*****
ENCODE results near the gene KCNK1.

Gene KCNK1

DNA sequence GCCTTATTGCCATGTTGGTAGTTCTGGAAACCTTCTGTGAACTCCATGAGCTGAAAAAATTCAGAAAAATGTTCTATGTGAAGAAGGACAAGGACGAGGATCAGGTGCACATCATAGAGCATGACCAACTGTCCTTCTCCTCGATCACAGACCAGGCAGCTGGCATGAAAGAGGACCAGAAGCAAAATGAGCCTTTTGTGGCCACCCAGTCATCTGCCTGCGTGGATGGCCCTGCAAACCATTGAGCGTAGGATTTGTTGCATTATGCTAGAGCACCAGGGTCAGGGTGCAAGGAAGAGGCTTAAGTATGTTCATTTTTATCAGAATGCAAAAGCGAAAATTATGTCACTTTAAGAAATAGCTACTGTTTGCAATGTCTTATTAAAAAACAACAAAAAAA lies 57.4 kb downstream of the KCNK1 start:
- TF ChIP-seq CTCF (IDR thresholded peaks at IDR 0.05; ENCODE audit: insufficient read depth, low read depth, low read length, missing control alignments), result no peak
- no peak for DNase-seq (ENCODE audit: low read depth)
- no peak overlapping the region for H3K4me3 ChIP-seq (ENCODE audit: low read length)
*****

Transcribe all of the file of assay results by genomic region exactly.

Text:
ENCODE results near the gene KCNK1.

Gene KCNK1

DNA sequence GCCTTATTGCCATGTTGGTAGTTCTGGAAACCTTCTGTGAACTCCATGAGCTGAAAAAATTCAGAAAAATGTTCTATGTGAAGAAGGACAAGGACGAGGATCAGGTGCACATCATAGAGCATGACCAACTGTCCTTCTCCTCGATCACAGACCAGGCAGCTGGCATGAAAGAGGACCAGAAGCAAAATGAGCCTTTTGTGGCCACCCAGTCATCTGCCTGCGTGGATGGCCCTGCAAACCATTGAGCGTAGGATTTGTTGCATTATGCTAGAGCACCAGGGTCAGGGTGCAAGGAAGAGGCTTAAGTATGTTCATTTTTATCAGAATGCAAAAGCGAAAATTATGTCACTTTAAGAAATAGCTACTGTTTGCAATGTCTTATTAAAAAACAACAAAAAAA lies 57.4 kb downstream of the KCNK1 start:
- TF ChIP-seq CTCF (IDR thresholded peaks at IDR 0.05; ENCODE audit: insufficient read depth, low read depth, low read length, missing control alignments), result no peak
- no peak for DNase-seq (ENCODE audit: low read depth)
- no peak overlapping the region for H3K4me3 ChIP-seq (ENCODE audit: low read length)